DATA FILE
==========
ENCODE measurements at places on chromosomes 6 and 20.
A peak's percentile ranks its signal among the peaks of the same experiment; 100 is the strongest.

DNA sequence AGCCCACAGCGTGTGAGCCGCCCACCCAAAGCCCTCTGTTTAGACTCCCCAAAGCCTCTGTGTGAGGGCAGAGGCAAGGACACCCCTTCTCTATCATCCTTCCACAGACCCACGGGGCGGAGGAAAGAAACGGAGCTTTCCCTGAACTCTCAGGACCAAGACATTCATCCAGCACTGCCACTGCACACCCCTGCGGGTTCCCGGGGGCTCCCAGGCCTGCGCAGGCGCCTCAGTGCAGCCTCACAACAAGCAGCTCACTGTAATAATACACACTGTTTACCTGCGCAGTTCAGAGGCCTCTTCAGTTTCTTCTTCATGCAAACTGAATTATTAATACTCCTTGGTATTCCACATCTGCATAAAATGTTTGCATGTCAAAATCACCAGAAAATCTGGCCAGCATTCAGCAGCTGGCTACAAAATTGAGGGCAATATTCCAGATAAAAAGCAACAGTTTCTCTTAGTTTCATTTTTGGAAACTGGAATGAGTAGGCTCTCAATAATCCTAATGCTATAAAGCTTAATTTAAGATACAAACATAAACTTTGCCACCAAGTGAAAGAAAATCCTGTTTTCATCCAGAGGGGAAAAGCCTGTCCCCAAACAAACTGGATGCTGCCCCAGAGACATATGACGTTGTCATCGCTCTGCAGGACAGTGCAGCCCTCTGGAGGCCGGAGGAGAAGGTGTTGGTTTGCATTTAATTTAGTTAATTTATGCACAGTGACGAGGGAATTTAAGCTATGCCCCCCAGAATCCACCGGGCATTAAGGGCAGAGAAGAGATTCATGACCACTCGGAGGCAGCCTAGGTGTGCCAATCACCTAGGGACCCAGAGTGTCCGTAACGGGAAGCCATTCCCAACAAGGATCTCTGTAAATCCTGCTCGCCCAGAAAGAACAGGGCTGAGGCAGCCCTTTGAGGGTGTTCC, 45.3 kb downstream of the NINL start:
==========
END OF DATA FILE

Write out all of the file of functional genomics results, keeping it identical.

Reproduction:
ENCODE measurements at places on chromosomes 6 and 20.
A peak's percentile ranks its signal among the peaks of the same experiment; 100 is the strongest.

DNA sequence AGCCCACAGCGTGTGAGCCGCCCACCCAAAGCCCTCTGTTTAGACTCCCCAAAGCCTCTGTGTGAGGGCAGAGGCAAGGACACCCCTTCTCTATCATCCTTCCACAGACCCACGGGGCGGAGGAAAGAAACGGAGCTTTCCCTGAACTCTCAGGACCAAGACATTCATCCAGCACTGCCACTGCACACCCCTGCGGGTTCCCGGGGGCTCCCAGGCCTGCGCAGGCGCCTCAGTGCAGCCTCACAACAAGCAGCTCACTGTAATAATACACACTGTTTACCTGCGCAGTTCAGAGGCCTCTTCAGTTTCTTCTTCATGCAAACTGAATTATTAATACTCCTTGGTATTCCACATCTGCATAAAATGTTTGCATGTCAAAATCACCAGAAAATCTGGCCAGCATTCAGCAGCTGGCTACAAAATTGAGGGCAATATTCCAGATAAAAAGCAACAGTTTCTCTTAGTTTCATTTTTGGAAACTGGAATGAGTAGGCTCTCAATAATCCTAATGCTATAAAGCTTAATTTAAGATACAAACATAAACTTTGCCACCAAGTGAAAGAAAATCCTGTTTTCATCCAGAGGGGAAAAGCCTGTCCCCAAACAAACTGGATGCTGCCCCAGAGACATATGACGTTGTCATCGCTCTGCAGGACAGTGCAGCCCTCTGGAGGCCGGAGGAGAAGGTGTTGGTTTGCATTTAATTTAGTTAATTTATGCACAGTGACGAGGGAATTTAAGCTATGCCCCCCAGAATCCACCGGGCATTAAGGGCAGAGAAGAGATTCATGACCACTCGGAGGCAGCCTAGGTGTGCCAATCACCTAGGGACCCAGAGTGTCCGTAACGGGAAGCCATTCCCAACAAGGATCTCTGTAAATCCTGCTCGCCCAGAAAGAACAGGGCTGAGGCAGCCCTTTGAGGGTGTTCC, 45.3 kb downstream of the NINL start: